Renaming files

Expression Studio 2.0

Good digital asset management strategy starts with unique, meaningful file names. For creative professionals who can easily produce very large volumes of media in a relatively short period of time, this is especially important.

When an image collection grows past a thousand files, it is easy to have file name problems, such as having two images with the same file name. Most digital cameras have a sequential photo-numbering option. If this option is selected, every image will have a unique file name, such as DSC0211.jpg, DSC0212.jpg, DSC0213.jpg, and so on.

Sequential numbers let you move files around easily without having to rename them to avoid duplication. Sequential numbers are also useful when you must find other photos that were taken at the same time or in the same location.

A well-named file includes additional information, such as one or more of the following: the date, author, client name, project name, and subject of a photo shoot. It might also contain business-related information, such as product or part numbers.

Standardizing on a particular file-naming convention offers the following advantages for photo-management workflows:

  • It is difficult to create two files that have the same file name. This makes them easier to identify and reduces problems with duplication.

  • If you always include a standardized date in the file name, such as the Capture Date, you can easily locate a file.

  • With sequentially numbered files, a folder of images on your desktop is sorted automatically into chronological order.

  • Workgroups can use the same conventions, which promotes consistency across the organization and makes file retrieval easier.

  • By looking at just the file name, you will know a lot about the image (that is, the date created, person who took the image, subject or client, and where in the order of files it was created).

  • If you decide to switch image-management programs, or are running several database programs, important metadata can be derived from the file name.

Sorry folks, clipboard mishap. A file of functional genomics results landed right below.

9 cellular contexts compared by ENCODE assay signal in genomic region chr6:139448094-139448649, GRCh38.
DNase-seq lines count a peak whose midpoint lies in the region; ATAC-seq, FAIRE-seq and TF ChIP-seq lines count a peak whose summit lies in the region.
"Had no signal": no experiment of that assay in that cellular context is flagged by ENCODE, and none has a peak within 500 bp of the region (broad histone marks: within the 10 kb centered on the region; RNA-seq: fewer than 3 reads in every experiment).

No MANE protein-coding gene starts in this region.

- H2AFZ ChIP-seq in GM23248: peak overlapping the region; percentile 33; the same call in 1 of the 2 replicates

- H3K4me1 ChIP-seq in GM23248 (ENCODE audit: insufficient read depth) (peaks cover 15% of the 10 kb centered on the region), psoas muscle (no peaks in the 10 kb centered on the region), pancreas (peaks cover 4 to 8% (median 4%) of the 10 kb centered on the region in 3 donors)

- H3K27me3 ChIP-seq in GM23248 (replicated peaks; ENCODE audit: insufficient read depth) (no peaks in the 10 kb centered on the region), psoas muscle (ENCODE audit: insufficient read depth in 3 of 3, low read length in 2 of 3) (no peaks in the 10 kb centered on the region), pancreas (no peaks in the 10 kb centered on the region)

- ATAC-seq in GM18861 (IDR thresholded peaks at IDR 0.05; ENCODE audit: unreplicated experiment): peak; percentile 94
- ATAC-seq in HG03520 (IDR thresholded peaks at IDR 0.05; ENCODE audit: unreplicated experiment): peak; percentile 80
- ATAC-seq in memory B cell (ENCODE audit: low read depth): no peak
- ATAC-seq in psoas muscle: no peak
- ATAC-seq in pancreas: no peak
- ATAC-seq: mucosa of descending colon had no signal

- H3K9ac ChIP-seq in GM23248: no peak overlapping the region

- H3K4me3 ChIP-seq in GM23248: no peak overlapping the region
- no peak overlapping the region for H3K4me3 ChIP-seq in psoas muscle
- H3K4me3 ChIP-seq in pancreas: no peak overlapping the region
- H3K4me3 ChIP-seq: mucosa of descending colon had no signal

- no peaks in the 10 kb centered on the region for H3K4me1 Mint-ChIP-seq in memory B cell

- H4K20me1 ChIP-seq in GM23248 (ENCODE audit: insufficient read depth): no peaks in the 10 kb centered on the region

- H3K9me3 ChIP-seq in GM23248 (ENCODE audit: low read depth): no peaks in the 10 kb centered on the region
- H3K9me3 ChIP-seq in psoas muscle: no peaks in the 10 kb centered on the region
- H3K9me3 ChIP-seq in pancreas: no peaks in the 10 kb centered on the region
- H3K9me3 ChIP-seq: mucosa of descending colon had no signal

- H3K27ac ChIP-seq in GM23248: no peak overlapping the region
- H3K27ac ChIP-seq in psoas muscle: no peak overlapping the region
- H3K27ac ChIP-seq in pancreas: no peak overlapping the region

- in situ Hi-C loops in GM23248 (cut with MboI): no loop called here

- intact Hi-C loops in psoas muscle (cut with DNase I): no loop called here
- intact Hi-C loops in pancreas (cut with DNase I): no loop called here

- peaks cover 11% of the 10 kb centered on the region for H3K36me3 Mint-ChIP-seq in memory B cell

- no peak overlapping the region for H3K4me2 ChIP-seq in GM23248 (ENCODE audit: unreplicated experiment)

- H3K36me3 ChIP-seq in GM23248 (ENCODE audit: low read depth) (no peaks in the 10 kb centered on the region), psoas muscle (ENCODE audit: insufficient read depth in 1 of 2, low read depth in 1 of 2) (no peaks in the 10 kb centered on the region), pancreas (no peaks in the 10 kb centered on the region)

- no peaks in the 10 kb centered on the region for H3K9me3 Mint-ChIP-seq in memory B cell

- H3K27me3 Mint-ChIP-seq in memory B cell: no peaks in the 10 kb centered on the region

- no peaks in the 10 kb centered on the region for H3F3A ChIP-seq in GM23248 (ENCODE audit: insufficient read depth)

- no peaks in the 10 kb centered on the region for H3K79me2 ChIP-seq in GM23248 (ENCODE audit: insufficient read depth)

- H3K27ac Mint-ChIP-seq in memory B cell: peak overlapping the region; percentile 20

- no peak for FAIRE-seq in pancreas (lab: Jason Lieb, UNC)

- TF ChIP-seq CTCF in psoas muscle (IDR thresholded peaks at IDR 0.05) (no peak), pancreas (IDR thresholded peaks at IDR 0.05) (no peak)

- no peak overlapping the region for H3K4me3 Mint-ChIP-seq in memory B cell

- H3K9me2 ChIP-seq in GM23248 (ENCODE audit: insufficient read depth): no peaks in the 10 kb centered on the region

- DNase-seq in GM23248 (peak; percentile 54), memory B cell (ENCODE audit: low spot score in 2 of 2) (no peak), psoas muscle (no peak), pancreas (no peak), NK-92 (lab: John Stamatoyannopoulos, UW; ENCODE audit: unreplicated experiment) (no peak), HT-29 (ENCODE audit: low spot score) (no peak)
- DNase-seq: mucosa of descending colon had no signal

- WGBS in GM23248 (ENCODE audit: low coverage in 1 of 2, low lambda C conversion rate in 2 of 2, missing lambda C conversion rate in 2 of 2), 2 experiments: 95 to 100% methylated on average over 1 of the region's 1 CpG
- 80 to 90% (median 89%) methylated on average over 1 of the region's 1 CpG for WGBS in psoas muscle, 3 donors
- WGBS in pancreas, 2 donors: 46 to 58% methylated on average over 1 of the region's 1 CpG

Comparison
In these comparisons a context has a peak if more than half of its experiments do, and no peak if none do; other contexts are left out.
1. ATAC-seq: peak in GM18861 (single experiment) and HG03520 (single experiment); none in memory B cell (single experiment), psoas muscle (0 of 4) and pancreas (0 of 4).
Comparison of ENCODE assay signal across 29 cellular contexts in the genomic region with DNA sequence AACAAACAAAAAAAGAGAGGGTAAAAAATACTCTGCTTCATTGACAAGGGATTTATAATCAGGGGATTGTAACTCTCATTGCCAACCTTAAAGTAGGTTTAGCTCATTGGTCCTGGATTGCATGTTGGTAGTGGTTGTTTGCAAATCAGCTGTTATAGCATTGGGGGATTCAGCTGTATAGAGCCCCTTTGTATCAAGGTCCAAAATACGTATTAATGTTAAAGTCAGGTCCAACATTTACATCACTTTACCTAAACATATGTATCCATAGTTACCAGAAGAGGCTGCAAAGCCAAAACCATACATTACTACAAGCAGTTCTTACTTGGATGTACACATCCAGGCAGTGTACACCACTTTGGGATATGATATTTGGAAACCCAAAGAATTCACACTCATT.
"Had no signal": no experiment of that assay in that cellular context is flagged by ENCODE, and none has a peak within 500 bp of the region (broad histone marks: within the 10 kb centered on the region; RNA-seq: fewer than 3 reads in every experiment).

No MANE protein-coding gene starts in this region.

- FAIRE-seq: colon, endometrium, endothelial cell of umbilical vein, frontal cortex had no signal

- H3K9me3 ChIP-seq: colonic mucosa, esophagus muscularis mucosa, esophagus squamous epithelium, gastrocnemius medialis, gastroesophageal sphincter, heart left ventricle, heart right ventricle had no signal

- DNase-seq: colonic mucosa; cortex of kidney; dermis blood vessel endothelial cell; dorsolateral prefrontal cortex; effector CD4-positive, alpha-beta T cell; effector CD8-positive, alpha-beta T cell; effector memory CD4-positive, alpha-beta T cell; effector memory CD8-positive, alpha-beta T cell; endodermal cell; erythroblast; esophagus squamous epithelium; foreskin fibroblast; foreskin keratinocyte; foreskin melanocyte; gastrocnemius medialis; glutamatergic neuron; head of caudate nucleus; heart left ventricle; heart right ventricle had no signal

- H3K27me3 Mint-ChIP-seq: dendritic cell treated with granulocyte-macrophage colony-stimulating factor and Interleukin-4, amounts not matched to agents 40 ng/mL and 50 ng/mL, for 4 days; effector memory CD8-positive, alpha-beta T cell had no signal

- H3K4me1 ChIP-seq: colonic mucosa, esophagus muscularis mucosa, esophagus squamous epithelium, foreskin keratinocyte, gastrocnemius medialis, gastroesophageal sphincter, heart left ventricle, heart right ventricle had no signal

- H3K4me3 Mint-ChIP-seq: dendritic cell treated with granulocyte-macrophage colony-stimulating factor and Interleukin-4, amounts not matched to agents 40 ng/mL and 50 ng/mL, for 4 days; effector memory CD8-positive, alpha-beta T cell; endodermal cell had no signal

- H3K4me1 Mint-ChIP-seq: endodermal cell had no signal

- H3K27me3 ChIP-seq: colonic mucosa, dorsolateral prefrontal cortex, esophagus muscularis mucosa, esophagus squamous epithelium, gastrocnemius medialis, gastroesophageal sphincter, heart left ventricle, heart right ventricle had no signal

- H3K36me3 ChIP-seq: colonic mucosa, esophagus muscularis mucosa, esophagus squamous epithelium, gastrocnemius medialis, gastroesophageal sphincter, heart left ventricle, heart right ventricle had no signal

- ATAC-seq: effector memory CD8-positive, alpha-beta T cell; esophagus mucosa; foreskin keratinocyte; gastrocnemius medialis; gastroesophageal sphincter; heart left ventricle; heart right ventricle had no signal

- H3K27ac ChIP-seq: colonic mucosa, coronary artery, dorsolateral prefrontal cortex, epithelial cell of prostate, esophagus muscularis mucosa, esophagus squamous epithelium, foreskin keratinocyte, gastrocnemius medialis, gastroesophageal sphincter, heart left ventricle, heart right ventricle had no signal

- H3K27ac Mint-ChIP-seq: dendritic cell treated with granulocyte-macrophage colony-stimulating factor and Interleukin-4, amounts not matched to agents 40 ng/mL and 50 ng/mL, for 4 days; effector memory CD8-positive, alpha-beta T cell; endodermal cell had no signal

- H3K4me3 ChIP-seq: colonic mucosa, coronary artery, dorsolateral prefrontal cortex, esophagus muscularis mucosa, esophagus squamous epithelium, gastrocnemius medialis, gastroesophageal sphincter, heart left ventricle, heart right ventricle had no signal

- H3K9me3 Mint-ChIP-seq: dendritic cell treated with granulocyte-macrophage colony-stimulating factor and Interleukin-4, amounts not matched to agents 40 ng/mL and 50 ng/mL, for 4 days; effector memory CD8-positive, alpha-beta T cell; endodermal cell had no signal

Your file-naming convention should be specific to your business and archiving needs. For a large catalog of stock images, you could use the Dewey Decimal system or the U.S. Library of Congress system to identify the subject of the photographs. The key is to integrate the naming system into your workflow so that every file is named correctly before it ends up in an archive.

Ultimately, if you create and use specific file-naming guidelines, you and everyone you work with will be able to easily identify, locate, and share files.

File name examples

Name components


Client name, project, publication date, and sequential numbering.


Product name, product ID, and sequential numbering.


Client name, 6-digit date (YYMMDD), and sequential numbering.


Subject, 6-digit date (YYMMDD), slide ID (for scanned images).


Bride, groom, 6-digit date (YYMMDD), creator's initials, sequential numbering.


Job number, 6-digit date (YYMMDD), sequential numbering.


8-digit date (YYYYMMDD), subject code (Portrait) and sequential numbering.

To rename items, you can use the Date field because it uses the IPTC Date Created, the EXIF Capture Date, or the file Creation Date.

You can adjust the date using various tags:

MM = Month

DD = Day

YYYY = 4-digit year

YY = 2-digit year

hh = Hours

mm = Minutes

ss = Seconds

If you want to use your settings again, you can save them by using the Option Sets menu. Adjust the zero padding by defining the number of digits for sequential numbering.

File names are case-sensitive. Change case to lowercase, UPPERCASE, or Title Case.

The preview window shows a list of your files before and after you rename them.

Community Additions